Three-Foot-High Schoolers – A Closer Look at WJ’s Child Development Class

Rosie Hammack, Print Feature Co-Editor

At first glance, WJ’s Child Development classroom is a blast from our childhood past – the tiny red chairs lined up against the strangely shaped tables, the neat rows of cubbies holding little multicolored Barbie- and Transformers-decorated backpacks, the art table with its buckets of crayons and the blocks and toys. But there’s more to the class than immediately meets the eye.

Separated from the play area by some shelves is the high school students’ work area, where much of the day-to-day planning takes place. It’s here that the WJ students study physical, intellectual, social and emotional development in young children, as well as brainstorm various activities for the preschoolers.

According to Child Development teacher Connie Pokress, this fusion of preschoolers and high school students offers a unique learning environment. This is largely due to the high teacher-to-pupil ratio. At any given time, there are about five or six students on the floor teaching a group of 14 preschoolers. This contrasts with most daycare centers, where, according to Pokress, the ratio is much closer to two teachers for every 18 preschoolers.

“It’s nice to have a lot of different teachers because there are always new ideas,” said sophomore child development student Kerry Zwack. “When there’s only one teacher, [the preschoolers] don’t always get new things to do.”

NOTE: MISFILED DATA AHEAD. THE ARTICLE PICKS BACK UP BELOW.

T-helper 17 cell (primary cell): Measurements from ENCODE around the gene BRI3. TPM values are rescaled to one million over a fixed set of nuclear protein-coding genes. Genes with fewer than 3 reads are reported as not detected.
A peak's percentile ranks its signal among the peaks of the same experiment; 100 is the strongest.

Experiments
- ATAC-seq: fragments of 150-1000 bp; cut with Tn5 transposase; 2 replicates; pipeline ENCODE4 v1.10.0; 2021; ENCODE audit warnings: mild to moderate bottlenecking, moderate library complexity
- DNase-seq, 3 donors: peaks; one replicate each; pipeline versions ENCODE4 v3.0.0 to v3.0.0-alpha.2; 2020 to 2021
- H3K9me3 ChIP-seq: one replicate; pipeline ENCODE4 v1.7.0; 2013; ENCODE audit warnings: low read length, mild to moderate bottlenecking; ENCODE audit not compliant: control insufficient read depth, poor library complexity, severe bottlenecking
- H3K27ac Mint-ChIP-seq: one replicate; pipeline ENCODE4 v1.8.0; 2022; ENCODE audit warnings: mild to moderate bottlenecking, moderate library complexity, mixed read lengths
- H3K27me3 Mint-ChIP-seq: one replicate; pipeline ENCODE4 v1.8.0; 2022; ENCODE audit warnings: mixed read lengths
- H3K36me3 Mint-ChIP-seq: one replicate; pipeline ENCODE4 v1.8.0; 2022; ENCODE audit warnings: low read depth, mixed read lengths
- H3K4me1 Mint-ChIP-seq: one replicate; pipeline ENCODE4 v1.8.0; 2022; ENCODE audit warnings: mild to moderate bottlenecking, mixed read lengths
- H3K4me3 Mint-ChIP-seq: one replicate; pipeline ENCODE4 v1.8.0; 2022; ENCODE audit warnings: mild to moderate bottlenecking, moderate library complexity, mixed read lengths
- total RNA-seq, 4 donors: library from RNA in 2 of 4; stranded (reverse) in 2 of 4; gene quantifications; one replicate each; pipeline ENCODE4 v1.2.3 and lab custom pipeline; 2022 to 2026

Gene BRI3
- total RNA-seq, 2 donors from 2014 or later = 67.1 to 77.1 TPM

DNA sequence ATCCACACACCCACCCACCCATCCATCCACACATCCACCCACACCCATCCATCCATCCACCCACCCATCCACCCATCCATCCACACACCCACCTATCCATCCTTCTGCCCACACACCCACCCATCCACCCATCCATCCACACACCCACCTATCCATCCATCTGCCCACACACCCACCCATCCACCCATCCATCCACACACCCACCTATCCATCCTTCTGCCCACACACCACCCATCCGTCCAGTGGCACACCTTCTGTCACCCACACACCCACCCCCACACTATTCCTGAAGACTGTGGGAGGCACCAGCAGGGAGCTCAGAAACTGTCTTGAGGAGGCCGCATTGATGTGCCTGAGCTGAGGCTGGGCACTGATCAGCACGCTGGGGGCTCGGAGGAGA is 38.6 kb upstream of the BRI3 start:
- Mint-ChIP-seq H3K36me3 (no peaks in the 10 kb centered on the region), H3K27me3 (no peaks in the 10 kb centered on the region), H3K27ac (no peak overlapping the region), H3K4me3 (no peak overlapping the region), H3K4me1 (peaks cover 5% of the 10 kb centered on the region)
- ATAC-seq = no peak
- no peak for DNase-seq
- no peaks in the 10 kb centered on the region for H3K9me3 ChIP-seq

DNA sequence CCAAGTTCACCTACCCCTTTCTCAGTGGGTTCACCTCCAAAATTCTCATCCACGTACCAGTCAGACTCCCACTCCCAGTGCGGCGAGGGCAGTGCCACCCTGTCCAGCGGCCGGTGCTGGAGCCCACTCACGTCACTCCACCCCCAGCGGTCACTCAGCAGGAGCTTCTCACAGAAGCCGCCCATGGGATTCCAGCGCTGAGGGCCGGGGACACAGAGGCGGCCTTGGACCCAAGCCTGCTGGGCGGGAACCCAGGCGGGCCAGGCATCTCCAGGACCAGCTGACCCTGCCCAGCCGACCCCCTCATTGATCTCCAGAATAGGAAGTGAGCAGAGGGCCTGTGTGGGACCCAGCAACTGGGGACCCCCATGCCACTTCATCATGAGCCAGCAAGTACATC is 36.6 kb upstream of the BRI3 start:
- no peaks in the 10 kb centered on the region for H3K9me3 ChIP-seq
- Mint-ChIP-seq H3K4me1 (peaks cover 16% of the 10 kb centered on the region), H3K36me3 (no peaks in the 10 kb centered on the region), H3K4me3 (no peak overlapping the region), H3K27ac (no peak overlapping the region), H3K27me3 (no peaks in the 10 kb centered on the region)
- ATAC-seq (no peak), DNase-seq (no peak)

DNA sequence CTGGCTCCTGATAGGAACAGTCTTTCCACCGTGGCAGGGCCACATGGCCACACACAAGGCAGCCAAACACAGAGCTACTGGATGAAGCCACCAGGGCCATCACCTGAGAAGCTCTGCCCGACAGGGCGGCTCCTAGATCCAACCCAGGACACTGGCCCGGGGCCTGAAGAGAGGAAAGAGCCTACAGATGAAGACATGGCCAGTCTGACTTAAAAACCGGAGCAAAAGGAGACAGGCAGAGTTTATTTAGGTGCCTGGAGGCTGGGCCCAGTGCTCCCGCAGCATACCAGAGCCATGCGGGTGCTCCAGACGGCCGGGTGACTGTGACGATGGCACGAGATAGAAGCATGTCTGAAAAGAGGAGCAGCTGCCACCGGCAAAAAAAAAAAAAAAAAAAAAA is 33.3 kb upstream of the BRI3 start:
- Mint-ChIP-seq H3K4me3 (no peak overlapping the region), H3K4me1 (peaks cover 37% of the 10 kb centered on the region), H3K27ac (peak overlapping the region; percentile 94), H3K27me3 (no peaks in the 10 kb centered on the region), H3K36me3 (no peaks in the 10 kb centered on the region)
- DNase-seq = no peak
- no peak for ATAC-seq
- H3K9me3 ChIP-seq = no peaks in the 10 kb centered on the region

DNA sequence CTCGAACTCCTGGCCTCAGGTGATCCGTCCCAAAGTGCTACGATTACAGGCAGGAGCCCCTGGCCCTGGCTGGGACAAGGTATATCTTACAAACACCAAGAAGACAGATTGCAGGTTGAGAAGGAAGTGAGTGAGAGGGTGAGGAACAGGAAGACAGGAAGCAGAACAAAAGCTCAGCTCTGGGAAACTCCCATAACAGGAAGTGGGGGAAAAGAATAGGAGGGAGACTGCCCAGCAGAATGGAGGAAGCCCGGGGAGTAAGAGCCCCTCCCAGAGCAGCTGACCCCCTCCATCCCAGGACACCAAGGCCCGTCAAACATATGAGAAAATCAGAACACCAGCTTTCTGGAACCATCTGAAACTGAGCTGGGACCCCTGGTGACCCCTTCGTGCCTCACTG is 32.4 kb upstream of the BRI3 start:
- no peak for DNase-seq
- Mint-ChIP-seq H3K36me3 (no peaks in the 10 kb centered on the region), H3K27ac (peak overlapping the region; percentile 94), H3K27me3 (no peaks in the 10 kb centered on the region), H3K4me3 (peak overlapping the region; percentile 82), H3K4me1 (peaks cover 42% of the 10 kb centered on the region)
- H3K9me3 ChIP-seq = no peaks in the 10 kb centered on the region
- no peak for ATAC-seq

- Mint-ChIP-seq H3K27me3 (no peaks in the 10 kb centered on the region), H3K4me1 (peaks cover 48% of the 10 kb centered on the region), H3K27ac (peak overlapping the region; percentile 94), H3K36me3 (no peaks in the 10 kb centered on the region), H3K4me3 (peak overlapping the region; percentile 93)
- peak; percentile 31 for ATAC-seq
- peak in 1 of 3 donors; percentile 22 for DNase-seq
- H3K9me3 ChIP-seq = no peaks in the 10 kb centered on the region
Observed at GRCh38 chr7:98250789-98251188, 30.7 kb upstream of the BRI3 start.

It seems that the course has struck a positive chord for all parties involved.

“It’s so fun!” said one five-year-old, throwing her hands up in the air. “It has a playground.”

Pokress, students and parents alike cite other reasons for their contentment with the program. Mr. Lai, a preschooler’s parent, praised the program for its one-on-one experience and for greatly strengthening his son’s conversational skills over the course of one year.

While Pokress says that the classroom is a “happy space” for her, Zwack notes the babysitting opportunities that have arisen from the class. And sophomore Natalia Barros says that Child Development has only fortified her resolve to become a teacher.

“This is a really valuable experience,” said Zwack. “I think that working with kids opens up a lot of paths in life and helps you a lot in a lot of different ways.”

Barros agrees, adding that the class is also meaningful for the preschoolers, who are learning new things every day. Pokress finds that this development is evident in the smiles on each of the preschoolers’ faces.

And preschoolers are not the only ones smiling.

“I’ve had students say that they love finishing the day with a smile on their face,” said Pokress. “It’s just a pleasant experience.”